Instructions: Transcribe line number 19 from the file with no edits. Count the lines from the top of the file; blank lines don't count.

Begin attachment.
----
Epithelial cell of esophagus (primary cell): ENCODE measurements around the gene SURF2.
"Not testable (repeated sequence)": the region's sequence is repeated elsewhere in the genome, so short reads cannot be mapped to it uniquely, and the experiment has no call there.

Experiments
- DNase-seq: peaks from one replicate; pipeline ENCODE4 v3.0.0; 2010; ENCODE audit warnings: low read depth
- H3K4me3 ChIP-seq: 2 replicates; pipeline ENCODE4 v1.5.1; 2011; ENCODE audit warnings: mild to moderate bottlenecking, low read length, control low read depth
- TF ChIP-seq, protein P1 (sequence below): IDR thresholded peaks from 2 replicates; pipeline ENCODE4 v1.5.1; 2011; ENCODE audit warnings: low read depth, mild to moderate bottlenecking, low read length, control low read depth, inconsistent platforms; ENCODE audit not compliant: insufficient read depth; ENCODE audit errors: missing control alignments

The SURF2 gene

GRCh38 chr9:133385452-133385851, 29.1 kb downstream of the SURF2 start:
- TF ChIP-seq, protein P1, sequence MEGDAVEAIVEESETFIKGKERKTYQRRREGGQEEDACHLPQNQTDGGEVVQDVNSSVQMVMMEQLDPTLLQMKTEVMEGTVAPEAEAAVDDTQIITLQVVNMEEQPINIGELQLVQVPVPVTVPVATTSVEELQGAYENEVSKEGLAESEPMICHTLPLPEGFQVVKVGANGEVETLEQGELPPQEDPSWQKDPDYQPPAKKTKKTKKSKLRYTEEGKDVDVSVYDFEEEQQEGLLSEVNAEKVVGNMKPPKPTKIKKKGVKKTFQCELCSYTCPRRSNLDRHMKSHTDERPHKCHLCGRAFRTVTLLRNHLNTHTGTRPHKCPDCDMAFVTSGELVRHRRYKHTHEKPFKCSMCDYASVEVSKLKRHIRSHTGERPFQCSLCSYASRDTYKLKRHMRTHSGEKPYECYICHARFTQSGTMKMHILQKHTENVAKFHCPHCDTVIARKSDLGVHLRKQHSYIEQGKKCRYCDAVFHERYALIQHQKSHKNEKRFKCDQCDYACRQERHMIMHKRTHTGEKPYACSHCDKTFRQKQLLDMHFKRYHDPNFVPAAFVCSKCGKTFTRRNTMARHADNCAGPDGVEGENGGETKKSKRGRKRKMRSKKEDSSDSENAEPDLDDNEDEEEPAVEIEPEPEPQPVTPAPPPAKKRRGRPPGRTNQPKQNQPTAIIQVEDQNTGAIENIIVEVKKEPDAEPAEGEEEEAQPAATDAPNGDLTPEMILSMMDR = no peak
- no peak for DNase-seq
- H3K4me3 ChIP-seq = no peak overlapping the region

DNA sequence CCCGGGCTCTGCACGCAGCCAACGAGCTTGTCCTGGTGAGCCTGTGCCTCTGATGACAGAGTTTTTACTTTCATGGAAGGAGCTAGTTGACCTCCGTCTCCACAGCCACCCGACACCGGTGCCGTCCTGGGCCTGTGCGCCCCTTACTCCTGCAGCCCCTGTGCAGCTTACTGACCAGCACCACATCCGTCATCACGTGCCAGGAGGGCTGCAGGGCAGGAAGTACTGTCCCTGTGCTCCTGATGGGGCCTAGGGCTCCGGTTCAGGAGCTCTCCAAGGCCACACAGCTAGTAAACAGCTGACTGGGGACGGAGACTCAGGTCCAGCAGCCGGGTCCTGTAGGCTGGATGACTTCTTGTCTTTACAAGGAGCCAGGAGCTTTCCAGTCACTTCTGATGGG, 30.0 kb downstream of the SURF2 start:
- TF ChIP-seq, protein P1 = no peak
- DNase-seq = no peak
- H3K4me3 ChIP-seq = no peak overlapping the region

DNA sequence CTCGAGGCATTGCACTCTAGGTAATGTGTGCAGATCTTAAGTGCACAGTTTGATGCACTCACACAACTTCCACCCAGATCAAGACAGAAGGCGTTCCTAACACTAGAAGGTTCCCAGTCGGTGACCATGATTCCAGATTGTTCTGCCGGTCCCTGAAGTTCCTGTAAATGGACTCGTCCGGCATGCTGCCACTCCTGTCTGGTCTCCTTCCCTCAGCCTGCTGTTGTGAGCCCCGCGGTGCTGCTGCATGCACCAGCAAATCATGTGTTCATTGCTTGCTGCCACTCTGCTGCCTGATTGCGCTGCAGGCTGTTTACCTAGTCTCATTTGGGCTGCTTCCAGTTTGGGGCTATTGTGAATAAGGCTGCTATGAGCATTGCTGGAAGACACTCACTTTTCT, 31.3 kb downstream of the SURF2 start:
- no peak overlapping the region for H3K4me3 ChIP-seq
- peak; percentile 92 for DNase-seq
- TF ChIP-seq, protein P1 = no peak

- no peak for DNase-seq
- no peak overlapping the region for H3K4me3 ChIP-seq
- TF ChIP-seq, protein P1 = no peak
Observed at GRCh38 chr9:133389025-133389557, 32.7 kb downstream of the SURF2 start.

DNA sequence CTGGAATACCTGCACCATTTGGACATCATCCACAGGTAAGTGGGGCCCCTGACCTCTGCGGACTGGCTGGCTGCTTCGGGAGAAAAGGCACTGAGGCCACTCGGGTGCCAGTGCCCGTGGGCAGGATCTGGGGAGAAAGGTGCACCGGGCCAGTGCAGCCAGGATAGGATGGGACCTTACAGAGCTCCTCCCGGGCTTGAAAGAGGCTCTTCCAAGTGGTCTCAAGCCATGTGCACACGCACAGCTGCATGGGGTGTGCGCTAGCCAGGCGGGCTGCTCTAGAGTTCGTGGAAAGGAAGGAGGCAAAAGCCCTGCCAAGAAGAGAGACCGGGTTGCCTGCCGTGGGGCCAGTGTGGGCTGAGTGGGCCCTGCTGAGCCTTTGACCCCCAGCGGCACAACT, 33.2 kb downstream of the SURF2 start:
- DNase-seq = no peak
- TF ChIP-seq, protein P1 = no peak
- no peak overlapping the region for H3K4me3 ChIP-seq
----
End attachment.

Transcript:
- TF ChIP-seq, protein P1 = no peak